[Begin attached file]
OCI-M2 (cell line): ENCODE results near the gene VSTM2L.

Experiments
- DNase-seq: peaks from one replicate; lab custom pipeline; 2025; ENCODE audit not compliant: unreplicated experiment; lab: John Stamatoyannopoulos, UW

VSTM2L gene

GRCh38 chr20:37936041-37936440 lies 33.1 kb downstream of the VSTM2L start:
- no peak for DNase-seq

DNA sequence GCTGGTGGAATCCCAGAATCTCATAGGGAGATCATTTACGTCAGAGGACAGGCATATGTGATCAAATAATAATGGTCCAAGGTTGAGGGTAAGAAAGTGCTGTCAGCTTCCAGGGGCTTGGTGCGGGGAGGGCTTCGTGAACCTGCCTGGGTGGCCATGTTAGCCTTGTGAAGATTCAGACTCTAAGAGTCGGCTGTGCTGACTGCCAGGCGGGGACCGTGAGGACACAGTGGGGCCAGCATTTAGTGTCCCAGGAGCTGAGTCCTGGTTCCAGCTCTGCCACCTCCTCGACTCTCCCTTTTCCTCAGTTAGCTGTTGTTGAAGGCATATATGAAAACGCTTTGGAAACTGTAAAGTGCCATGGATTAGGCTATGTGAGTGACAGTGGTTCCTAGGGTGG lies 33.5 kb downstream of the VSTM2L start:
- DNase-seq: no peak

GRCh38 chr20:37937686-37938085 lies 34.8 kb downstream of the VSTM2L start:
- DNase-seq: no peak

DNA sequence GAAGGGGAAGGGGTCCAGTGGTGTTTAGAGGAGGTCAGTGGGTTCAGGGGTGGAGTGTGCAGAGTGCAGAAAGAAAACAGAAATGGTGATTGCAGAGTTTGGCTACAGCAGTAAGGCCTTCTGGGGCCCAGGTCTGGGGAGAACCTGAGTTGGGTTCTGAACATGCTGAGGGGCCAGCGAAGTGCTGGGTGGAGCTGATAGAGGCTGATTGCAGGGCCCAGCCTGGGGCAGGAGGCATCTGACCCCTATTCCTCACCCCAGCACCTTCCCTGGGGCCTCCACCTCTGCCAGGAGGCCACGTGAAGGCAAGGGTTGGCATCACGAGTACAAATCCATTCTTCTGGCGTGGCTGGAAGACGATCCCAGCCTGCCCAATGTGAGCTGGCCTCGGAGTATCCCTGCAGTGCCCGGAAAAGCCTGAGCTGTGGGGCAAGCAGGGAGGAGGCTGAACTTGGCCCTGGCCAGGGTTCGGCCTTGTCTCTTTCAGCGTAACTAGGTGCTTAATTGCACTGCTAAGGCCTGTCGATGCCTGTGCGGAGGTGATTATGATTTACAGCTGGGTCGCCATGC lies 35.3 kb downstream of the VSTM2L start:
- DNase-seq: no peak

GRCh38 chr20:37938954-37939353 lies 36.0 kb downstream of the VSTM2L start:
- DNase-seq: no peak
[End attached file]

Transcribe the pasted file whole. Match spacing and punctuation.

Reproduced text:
OCI-M2 (cell line): ENCODE results near the gene VSTM2L.

Experiments
- DNase-seq: peaks from one replicate; lab custom pipeline; 2025; ENCODE audit not compliant: unreplicated experiment; lab: John Stamatoyannopoulos, UW

VSTM2L gene

GRCh38 chr20:37936041-37936440 lies 33.1 kb downstream of the VSTM2L start:
- no peak for DNase-seq

DNA sequence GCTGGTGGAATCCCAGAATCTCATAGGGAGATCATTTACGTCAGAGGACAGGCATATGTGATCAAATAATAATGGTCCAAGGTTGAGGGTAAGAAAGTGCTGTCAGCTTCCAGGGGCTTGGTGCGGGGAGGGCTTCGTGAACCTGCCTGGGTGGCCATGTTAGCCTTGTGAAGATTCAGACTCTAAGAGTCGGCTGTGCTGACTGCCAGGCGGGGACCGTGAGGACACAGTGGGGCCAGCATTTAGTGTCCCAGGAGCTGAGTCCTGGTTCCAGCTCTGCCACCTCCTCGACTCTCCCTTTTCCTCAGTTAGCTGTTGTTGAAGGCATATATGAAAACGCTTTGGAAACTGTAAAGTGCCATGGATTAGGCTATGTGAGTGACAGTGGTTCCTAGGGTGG lies 33.5 kb downstream of the VSTM2L start:
- DNase-seq: no peak

GRCh38 chr20:37937686-37938085 lies 34.8 kb downstream of the VSTM2L start:
- DNase-seq: no peak

DNA sequence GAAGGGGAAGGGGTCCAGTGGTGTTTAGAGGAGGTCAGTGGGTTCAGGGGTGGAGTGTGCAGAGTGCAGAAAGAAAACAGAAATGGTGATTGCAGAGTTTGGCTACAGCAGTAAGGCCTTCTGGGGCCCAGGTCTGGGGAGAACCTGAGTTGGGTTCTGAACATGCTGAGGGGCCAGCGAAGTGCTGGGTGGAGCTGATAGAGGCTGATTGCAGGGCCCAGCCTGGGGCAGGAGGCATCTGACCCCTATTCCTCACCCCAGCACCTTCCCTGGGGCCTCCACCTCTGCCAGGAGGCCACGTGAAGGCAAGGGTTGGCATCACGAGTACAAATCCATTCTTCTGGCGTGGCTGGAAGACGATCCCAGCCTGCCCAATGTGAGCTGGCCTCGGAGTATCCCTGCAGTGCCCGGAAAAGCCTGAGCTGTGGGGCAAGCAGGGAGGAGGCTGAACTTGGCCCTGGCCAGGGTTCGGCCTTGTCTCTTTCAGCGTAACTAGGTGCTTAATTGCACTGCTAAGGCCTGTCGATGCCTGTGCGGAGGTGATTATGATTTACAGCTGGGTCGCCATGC lies 35.3 kb downstream of the VSTM2L start:
- DNase-seq: no peak

GRCh38 chr20:37938954-37939353 lies 36.0 kb downstream of the VSTM2L start:
- DNase-seq: no peak